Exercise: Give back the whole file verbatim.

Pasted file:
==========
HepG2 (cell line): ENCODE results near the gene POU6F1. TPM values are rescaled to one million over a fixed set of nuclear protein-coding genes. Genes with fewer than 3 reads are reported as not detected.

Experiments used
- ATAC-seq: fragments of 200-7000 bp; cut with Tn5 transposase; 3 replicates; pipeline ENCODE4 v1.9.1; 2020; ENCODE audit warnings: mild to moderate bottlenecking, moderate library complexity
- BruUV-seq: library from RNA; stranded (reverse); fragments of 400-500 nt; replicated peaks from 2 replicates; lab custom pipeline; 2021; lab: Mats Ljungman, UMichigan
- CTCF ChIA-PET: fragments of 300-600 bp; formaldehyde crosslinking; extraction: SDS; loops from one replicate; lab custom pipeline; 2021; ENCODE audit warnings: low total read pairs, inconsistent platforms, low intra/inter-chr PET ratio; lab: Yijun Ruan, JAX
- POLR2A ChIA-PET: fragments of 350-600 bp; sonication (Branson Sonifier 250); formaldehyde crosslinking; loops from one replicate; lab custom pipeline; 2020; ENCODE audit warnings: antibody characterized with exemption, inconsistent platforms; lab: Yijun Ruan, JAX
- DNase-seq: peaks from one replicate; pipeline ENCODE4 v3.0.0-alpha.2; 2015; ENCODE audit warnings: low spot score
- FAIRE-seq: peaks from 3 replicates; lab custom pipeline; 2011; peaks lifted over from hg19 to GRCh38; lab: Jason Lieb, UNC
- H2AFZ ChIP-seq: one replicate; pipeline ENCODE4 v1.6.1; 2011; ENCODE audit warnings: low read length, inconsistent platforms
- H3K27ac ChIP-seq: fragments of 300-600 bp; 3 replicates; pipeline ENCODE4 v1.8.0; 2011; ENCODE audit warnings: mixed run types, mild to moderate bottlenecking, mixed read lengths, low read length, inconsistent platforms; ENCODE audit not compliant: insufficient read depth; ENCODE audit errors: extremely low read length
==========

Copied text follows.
HepG2 (cell line): ENCODE results near the gene POU6F1. TPM values are rescaled to one million over a fixed set of nuclear protein-coding genes. Genes with fewer than 3 reads are reported as not detected.

Experiments used
- ATAC-seq: fragments of 200-7000 bp; cut with Tn5 transposase; 3 replicates; pipeline ENCODE4 v1.9.1; 2020; ENCODE audit warnings: mild to moderate bottlenecking, moderate library complexity
- BruUV-seq: library from RNA; stranded (reverse); fragments of 400-500 nt; replicated peaks from 2 replicates; lab custom pipeline; 2021; lab: Mats Ljungman, UMichigan
- CTCF ChIA-PET: fragments of 300-600 bp; formaldehyde crosslinking; extraction: SDS; loops from one replicate; lab custom pipeline; 2021; ENCODE audit warnings: low total read pairs, inconsistent platforms, low intra/inter-chr PET ratio; lab: Yijun Ruan, JAX
- POLR2A ChIA-PET: fragments of 350-600 bp; sonication (Branson Sonifier 250); formaldehyde crosslinking; loops from one replicate; lab custom pipeline; 2020; ENCODE audit warnings: antibody characterized with exemption, inconsistent platforms; lab: Yijun Ruan, JAX
- DNase-seq: peaks from one replicate; pipeline ENCODE4 v3.0.0-alpha.2; 2015; ENCODE audit warnings: low spot score
- FAIRE-seq: peaks from 3 replicates; lab custom pipeline; 2011; peaks lifted over from hg19 to GRCh38; lab: Jason Lieb, UNC
- H2AFZ ChIP-seq: one replicate; pipeline ENCODE4 v1.6.1; 2011; ENCODE audit warnings: low read length, inconsistent platforms
- H3K27ac ChIP-seq: fragments of 300-600 bp; 3 replicates; pipeline ENCODE4 v1.8.0; 2011; ENCODE audit warnings: mixed run types, mild to moderate bottlenecking, mixed read lengths, low read length, inconsistent platforms; ENCODE audit not compliant: insufficient read depth; ENCODE audit errors: extremely low read length